Reply To: I asked my daughter on Thanksgiving why she didn’t tell me she’s no longer vegan

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That kind of daughter
December 3, 2023 at 11:36 am #1126919

I was like your daughter. I was exactly who my mother wanted me to be. I was seemingly very close with her. But the truth was, that through emotional control, I wasn’t allowed to develop my own identity.

Growing distant from your parents is normal in the teen years. There’s a reason for the silent treatments and slammed doors. It allows the teen to develop their own identity. When it doesn’t happen, that is concerning.

In my case, it couldn’t happen until I was out of her house and on my own. It wasn’t safe for me to do anything but exactly what she wanted. And even then, it took a lot of therapy and I still don’t have my own full identity. I fight against codependency all the time- and the depression and anxiety that goes with it.

I have been no contact with my mother for over a decade. I first tried to set boundaries, but she would see them as a threat to our relationship and not respect them. Eventually everything got to a head and I had to cut off all contact.

I understand you aren’t trying to do this. I understand that you want a good relationship with her, but you are insisting this relationship be “good” based on what that looks like to you.

If its not too late, the thing you could do is to apologize if you have overstepped about the veganism and the books. Tell her you are proud of her for navigating her independence this year, and tell her you are still learning how to have an adult daughter. Tell her you are learning that her adult choices aren’t your business, and learning that she only needs to tell you what she wants on her terms. Tell her that is an adjustment for you, but you want to do better. Tell her you love her and are proud of her.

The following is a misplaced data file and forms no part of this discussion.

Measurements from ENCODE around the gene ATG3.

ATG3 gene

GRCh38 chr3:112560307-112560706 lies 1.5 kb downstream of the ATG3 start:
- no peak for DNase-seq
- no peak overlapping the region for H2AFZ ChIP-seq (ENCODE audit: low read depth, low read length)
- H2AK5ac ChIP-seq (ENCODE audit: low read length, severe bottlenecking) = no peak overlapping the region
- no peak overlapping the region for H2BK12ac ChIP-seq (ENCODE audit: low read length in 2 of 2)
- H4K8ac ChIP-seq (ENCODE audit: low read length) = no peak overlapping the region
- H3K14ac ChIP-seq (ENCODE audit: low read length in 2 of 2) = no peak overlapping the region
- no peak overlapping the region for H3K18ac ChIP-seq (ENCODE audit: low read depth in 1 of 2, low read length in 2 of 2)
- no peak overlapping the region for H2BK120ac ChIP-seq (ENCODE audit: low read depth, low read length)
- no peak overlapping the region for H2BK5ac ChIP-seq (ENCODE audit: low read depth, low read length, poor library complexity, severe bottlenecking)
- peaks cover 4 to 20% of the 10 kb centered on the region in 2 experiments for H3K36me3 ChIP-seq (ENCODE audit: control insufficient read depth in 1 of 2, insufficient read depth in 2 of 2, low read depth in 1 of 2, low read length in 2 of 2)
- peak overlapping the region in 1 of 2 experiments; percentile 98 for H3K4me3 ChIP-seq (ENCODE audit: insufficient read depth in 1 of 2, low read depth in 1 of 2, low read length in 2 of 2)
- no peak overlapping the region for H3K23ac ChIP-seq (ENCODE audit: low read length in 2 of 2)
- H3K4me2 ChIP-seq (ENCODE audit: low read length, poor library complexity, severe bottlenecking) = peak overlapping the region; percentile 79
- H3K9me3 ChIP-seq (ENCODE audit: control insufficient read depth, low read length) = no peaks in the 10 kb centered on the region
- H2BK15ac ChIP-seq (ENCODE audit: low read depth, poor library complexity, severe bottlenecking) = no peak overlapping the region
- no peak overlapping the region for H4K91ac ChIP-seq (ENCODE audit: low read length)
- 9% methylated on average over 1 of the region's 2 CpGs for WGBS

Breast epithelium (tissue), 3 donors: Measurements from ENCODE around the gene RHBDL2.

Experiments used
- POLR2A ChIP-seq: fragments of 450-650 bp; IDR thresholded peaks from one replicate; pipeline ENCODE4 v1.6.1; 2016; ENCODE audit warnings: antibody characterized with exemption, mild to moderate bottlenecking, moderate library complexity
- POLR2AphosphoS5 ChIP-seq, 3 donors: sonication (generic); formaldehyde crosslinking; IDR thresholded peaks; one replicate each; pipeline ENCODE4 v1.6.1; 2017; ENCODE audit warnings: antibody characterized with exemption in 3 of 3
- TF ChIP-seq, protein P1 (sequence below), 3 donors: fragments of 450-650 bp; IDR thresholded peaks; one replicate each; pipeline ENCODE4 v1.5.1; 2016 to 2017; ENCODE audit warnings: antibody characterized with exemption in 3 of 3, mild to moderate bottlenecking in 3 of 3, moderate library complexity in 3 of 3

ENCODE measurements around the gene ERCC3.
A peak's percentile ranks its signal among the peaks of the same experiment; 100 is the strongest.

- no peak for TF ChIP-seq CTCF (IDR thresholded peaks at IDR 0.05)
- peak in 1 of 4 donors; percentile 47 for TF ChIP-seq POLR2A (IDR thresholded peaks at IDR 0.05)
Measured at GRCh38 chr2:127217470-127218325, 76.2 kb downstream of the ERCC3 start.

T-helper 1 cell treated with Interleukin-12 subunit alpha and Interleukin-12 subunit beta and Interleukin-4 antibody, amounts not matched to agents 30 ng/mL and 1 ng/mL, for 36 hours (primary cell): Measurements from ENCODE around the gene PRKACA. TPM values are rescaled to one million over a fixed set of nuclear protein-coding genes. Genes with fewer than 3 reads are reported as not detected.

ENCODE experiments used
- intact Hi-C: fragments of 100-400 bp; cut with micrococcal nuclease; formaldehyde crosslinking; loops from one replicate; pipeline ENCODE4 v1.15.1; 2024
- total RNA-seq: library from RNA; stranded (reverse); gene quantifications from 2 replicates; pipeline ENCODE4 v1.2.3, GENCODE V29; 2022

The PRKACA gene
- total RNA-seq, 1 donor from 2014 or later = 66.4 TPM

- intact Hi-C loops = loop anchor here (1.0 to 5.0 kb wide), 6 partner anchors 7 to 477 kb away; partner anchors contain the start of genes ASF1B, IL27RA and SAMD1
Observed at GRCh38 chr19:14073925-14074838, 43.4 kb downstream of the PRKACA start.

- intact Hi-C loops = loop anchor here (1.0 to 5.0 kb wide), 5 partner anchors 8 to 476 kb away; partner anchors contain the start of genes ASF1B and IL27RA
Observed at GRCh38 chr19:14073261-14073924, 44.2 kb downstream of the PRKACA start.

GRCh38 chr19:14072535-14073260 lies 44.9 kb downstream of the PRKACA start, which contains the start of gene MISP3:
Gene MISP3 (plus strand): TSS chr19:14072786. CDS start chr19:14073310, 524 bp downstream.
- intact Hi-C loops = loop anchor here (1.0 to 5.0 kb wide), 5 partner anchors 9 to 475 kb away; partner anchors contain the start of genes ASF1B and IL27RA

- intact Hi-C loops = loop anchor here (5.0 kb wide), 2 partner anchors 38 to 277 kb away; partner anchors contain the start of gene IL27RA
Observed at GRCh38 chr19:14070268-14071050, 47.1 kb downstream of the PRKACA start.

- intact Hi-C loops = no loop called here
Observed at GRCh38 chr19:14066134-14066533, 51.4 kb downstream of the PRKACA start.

Then do the work (therapy, whatever you need) to really be ok with having a grown child and your new role. If you are lucky, she will want to be a little closer with you, but remember – she’s a busy adult! I often go weeks without a phone call from my best friend who lives across the country from me. We love each other dearly, but we are both very busy with our own lives. So even if you are emotionally closer, you still may not hear from her as often as you want.

Being close with family isn’t just about how often you call or text. It’s more about feeling safe and comfortable with each other. It’s about sharing things because you want to and not because they feel they are owed “transparency”. Try to be the people she wants to share things with. Because you understand and respect her values, even when they are different from yours. (My best friend and I have different religions, but when we advise each other, we keep that in mind.) And because you are happy for what makes her happy, not what makes you happy. You are allowed to be disappointed with her choices- your feelings are your own and are valid! But it is when you place that disappointment on her that you hurt your relationship.

I think being a parent is hard- even more so as they are an adult in some ways. You have this new role that is very unique. You have to respect them as an individual. If you are lucky, you will be their confidant, but you have to keep a respectful distance of an equal. At the same time, you were still the person who ran their life for their first 2 decades, so you have to be careful not to give unsolicited advice, or to lean on them in inappropriate ways.

But I have also seen it done beautifully and I hope you can reach that new place with your daughter.